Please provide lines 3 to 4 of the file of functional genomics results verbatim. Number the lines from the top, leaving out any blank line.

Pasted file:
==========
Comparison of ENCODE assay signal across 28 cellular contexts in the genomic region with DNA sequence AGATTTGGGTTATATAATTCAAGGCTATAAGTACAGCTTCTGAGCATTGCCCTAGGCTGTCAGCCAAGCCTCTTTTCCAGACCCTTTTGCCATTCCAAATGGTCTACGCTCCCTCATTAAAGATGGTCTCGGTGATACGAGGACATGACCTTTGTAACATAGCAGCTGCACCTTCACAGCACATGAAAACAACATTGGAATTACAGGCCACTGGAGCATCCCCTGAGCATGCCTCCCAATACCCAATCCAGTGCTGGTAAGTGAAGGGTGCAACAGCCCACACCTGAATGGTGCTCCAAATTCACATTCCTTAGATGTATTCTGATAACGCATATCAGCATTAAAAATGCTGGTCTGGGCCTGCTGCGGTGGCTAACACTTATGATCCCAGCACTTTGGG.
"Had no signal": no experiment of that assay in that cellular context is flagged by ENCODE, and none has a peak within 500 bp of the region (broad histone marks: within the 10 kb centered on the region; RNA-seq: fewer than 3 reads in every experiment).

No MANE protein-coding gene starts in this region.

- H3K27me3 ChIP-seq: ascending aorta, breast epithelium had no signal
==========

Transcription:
No MANE protein-coding gene starts in this region.

- H3K27me3 ChIP-seq: ascending aorta, breast epithelium had no signal